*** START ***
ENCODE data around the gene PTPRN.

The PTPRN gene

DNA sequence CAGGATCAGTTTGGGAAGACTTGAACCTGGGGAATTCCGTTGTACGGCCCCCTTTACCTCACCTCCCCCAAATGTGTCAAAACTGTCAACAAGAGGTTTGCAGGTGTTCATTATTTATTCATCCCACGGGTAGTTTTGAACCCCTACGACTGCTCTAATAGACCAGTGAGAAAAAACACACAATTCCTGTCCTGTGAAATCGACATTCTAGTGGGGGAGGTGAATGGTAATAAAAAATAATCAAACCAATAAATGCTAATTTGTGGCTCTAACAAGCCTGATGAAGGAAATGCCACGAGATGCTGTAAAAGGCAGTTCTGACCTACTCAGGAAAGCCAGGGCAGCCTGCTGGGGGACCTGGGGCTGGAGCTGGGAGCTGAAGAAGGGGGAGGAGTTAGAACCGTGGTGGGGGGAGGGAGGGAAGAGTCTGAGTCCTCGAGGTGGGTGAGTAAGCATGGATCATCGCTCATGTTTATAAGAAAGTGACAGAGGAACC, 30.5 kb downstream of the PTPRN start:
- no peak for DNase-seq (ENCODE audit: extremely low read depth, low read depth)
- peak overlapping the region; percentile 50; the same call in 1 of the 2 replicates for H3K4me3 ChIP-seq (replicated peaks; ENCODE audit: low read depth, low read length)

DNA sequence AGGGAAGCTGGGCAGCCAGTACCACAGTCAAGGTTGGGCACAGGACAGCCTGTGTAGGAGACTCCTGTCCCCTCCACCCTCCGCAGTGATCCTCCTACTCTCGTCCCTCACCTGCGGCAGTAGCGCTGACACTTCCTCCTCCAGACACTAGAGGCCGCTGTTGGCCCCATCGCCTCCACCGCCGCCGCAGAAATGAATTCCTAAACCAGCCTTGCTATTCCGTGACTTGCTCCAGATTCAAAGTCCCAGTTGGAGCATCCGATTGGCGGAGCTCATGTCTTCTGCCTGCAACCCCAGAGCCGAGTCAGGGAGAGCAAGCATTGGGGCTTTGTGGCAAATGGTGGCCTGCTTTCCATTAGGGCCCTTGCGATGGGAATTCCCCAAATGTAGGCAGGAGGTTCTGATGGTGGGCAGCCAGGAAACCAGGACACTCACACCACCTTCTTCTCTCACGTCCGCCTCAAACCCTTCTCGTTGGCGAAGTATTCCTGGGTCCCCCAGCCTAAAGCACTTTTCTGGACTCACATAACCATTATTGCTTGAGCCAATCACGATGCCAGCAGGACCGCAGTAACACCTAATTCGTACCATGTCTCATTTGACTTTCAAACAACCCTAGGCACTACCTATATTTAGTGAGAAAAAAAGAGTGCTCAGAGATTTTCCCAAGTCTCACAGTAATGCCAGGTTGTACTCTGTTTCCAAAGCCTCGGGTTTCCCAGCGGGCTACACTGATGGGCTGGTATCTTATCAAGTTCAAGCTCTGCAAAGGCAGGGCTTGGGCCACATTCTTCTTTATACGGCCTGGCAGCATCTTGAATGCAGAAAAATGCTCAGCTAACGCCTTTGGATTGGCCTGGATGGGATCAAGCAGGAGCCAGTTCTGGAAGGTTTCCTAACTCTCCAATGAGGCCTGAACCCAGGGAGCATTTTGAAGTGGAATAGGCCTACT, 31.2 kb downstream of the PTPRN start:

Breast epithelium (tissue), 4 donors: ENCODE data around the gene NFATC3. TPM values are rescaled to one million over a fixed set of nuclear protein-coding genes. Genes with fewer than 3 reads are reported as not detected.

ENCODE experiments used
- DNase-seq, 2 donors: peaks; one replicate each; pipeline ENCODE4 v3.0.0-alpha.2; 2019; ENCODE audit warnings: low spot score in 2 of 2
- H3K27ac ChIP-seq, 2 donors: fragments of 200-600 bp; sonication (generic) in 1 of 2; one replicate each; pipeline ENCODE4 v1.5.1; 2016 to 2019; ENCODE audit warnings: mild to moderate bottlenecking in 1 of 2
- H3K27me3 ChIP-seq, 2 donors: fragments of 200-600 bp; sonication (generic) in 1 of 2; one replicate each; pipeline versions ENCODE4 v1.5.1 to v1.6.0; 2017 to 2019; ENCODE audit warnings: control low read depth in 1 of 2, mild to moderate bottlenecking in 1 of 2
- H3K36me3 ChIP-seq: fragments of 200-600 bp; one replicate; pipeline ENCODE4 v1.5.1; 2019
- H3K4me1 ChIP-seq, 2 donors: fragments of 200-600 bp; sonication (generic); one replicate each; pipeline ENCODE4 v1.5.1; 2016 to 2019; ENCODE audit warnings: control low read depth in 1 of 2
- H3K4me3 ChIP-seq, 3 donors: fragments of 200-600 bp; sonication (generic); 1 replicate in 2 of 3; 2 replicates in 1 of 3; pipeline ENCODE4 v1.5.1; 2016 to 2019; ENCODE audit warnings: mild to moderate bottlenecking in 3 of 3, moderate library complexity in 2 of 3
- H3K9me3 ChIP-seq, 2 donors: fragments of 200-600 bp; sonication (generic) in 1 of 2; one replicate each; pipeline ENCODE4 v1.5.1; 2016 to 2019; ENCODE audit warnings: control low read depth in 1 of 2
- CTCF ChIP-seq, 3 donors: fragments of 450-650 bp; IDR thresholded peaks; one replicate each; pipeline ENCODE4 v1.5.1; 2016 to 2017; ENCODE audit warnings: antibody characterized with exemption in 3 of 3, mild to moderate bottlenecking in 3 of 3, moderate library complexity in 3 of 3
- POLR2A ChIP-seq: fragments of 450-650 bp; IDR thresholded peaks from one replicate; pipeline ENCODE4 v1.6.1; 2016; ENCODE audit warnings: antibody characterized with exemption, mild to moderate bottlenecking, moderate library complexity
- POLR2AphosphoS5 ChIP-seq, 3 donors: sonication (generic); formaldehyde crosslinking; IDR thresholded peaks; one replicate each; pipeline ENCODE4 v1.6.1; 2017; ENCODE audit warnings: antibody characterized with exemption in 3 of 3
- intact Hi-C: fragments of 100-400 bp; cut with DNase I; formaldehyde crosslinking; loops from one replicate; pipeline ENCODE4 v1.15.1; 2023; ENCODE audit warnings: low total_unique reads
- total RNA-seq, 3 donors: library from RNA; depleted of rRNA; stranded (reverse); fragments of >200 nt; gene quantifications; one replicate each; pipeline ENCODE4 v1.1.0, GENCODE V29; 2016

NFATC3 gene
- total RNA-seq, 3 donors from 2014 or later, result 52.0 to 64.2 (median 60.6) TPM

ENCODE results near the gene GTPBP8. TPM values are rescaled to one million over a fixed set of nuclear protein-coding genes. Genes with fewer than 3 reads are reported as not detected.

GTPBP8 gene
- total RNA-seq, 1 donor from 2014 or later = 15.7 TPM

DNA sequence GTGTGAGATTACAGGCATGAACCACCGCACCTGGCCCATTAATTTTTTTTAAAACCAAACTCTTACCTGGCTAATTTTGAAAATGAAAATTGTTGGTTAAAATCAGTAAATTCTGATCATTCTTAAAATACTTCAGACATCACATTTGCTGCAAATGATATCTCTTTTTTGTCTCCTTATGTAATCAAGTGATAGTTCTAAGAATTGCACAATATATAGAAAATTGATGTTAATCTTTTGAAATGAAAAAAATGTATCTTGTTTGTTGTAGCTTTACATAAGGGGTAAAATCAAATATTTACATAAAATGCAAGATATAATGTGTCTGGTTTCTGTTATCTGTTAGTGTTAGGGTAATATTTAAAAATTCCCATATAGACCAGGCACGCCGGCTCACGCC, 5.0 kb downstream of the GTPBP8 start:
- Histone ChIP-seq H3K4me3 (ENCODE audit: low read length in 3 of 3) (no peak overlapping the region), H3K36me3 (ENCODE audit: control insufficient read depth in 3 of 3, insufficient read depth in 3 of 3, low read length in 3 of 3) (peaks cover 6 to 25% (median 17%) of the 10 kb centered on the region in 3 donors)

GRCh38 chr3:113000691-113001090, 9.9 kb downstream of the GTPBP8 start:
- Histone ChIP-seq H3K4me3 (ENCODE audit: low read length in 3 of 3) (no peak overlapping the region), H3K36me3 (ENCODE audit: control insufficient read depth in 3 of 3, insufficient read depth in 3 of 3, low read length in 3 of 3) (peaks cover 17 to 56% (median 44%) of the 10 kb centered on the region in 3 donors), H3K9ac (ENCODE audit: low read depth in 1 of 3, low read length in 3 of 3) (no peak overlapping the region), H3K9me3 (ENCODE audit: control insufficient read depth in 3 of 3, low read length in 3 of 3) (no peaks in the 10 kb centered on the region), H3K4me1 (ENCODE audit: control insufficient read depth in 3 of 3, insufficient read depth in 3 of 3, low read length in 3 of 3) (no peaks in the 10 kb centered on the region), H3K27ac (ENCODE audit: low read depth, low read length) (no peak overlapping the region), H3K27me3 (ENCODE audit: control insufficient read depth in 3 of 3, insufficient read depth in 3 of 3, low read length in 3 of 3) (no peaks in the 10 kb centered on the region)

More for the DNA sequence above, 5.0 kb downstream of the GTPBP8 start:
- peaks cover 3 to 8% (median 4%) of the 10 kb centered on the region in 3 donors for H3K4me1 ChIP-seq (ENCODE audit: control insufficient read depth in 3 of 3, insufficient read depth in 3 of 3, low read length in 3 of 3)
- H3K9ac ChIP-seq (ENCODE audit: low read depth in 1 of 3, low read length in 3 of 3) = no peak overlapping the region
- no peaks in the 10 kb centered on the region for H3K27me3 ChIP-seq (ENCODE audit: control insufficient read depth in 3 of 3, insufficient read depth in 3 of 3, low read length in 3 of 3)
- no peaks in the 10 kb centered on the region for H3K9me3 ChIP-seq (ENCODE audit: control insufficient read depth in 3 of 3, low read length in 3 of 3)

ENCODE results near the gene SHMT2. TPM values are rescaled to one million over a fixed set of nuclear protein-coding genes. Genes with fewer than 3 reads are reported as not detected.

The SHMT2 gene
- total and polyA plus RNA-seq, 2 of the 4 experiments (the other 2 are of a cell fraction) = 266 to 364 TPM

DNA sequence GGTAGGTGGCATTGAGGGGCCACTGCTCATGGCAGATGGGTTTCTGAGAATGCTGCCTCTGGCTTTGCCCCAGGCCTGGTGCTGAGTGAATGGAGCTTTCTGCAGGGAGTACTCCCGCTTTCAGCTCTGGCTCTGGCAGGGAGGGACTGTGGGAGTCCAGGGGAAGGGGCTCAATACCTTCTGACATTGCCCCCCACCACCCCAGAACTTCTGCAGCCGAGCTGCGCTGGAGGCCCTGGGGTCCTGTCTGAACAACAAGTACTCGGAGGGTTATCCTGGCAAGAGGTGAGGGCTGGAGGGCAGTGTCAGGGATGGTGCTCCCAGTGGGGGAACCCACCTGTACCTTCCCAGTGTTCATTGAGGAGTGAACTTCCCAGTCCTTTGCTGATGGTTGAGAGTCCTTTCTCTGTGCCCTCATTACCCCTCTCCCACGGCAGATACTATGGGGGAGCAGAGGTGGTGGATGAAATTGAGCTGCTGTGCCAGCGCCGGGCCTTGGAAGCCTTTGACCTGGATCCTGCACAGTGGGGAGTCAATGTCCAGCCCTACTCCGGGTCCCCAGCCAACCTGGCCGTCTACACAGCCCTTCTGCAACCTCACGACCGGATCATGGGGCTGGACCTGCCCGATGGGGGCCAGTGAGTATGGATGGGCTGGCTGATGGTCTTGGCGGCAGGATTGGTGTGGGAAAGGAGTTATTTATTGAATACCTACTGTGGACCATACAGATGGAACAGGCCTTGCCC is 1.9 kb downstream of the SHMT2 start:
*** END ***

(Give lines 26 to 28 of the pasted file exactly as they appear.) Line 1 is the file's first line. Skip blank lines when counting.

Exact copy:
DNA sequence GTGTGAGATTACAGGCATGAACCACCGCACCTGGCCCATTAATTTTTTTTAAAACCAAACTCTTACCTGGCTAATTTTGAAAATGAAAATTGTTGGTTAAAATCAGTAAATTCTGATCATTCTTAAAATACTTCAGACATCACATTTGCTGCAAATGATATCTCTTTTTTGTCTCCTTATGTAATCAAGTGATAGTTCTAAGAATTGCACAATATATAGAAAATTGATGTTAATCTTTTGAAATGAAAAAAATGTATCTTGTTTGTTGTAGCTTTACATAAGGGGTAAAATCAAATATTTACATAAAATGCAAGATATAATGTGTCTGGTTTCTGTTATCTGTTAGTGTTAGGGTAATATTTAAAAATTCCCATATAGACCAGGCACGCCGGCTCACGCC, 5.0 kb downstream of the GTPBP8 start:
- Histone ChIP-seq H3K4me3 (ENCODE audit: low read length in 3 of 3) (no peak overlapping the region), H3K36me3 (ENCODE audit: control insufficient read depth in 3 of 3, insufficient read depth in 3 of 3, low read length in 3 of 3) (peaks cover 6 to 25% (median 17%) of the 10 kb centered on the region in 3 donors)

GRCh38 chr3:113000691-113001090, 9.9 kb downstream of the GTPBP8 start: